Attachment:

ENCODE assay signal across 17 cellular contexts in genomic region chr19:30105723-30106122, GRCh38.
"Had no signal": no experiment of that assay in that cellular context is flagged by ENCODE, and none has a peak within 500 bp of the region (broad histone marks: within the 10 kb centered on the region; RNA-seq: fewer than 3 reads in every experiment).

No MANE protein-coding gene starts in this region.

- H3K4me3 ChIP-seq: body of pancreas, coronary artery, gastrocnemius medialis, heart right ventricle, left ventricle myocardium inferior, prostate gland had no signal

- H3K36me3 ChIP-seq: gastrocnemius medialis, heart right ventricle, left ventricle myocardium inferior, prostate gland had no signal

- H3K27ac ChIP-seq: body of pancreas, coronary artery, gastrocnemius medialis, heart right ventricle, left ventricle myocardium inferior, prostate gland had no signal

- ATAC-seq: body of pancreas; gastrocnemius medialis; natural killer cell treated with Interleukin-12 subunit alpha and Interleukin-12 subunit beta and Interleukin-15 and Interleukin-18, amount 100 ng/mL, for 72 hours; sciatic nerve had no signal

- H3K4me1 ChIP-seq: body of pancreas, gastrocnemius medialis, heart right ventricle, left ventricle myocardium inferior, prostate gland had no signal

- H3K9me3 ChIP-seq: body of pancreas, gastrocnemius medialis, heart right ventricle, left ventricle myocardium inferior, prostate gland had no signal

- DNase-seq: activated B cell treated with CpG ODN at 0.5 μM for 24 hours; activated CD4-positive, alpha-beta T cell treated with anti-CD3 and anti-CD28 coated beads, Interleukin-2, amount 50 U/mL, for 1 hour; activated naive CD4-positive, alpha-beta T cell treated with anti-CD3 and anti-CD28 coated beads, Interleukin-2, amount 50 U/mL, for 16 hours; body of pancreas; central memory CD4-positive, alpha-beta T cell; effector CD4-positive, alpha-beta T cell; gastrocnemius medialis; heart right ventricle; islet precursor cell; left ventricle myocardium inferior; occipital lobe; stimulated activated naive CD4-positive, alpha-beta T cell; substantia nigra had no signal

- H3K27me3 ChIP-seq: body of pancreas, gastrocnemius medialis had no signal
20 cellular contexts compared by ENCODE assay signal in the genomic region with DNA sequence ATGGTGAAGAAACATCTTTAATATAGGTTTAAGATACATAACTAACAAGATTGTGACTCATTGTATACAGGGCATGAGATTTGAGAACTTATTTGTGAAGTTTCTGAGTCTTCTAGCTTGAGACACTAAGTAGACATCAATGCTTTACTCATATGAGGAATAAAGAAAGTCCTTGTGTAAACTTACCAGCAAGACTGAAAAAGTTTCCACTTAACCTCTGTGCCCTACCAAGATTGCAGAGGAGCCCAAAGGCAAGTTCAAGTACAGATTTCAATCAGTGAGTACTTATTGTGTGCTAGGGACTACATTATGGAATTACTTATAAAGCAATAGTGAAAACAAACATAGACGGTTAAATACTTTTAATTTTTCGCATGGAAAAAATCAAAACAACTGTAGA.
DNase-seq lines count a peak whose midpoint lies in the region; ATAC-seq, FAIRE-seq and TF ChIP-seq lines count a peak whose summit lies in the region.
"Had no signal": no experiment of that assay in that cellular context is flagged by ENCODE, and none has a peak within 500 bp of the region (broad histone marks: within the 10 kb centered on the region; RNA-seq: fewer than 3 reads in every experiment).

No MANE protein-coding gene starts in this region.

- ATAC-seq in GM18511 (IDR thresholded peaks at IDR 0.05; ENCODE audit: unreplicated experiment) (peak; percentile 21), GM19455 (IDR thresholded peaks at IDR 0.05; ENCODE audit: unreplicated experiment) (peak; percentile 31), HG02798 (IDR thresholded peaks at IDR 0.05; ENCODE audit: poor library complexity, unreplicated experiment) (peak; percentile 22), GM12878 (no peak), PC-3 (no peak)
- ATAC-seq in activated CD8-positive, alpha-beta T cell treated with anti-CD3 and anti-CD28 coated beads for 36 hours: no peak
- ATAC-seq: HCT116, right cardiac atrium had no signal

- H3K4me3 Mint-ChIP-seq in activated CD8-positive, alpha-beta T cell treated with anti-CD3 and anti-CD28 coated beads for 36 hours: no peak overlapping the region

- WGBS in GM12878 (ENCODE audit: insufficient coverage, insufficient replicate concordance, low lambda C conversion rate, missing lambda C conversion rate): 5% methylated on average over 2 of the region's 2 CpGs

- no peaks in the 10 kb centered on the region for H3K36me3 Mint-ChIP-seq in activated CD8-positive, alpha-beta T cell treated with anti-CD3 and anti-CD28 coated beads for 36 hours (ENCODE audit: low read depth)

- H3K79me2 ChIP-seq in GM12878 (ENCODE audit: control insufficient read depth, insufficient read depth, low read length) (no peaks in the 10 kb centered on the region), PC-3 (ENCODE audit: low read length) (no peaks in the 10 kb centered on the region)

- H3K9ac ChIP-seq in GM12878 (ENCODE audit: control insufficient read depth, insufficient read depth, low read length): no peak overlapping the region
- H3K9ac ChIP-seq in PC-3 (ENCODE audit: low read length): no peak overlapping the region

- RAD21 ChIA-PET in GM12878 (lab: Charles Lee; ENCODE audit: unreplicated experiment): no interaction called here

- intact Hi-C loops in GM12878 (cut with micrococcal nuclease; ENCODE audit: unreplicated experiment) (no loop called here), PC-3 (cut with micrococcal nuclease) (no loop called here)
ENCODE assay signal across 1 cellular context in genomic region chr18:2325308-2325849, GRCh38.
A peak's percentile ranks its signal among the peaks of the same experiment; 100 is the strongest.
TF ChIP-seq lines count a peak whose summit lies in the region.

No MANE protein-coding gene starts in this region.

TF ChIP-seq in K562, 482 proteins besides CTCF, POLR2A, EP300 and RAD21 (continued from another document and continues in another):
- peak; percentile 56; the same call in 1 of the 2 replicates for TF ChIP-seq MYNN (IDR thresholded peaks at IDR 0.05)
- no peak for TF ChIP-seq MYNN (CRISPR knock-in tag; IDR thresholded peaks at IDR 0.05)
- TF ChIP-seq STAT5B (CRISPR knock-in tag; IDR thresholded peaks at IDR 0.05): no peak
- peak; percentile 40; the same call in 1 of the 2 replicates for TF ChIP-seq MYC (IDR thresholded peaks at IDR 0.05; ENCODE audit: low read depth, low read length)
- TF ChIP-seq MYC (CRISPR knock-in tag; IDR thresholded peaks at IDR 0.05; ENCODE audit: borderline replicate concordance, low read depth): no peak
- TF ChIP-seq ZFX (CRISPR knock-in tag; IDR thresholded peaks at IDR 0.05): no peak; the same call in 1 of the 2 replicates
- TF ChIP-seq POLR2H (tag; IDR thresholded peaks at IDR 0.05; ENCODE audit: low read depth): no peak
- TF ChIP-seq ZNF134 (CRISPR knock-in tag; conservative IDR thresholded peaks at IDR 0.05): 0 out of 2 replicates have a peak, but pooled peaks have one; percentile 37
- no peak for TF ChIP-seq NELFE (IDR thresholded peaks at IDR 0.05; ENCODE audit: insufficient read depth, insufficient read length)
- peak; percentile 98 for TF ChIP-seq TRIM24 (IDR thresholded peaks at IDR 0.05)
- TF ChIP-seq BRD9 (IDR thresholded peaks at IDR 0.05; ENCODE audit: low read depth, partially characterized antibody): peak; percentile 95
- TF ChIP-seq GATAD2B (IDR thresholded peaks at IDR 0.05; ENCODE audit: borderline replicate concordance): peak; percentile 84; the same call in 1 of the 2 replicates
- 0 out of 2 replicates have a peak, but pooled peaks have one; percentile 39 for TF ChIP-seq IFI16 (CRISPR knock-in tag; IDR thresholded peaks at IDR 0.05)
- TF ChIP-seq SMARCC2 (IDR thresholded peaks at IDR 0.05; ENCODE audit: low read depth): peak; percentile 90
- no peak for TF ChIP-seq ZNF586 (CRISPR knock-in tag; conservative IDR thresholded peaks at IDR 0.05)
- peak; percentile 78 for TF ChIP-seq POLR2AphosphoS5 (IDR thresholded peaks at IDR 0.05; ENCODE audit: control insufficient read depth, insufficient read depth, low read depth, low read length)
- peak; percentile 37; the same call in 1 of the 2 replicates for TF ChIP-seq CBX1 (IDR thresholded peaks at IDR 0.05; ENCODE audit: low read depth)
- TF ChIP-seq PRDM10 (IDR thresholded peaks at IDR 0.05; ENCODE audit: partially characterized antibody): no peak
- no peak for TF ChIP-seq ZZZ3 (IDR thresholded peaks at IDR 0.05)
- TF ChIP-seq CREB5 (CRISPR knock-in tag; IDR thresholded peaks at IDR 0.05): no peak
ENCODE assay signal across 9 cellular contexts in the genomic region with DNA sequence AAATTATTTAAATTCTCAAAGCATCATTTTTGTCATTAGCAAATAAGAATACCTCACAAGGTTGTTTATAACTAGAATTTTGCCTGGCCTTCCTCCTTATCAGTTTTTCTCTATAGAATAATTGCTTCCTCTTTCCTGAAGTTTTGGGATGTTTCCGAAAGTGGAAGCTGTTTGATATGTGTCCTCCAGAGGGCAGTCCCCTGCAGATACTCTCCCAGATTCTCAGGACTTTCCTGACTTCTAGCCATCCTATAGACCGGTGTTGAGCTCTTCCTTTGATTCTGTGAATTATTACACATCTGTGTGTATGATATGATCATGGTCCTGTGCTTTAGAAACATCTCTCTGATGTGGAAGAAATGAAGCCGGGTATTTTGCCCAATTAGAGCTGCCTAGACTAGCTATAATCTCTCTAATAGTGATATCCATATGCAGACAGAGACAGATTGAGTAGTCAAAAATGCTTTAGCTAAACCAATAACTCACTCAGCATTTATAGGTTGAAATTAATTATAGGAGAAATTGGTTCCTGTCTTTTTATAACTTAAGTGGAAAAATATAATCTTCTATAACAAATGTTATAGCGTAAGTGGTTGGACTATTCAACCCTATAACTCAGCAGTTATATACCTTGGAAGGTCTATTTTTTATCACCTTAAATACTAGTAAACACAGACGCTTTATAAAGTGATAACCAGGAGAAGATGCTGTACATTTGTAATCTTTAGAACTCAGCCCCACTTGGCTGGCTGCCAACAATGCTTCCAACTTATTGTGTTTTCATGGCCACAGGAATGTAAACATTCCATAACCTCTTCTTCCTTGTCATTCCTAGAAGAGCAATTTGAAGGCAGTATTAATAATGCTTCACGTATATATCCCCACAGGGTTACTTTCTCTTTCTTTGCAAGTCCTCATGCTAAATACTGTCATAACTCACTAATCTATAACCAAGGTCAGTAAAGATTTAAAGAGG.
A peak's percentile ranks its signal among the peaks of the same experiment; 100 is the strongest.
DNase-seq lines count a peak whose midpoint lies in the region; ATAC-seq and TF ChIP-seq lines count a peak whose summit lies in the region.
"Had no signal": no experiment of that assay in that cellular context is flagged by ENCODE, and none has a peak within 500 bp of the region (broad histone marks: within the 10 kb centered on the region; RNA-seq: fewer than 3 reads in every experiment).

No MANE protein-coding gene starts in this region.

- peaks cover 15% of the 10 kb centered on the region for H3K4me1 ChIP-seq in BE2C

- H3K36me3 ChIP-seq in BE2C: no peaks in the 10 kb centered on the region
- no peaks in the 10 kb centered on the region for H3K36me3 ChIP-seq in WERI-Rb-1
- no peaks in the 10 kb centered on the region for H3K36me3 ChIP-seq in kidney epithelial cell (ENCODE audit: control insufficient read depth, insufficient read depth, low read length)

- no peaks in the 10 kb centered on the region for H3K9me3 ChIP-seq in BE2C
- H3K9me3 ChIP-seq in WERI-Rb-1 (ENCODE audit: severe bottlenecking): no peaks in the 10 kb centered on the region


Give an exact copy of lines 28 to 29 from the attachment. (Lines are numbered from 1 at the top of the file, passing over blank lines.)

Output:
A peak's percentile ranks its signal among the peaks of the same experiment; 100 is the strongest.
TF ChIP-seq lines count a peak whose summit lies in the region.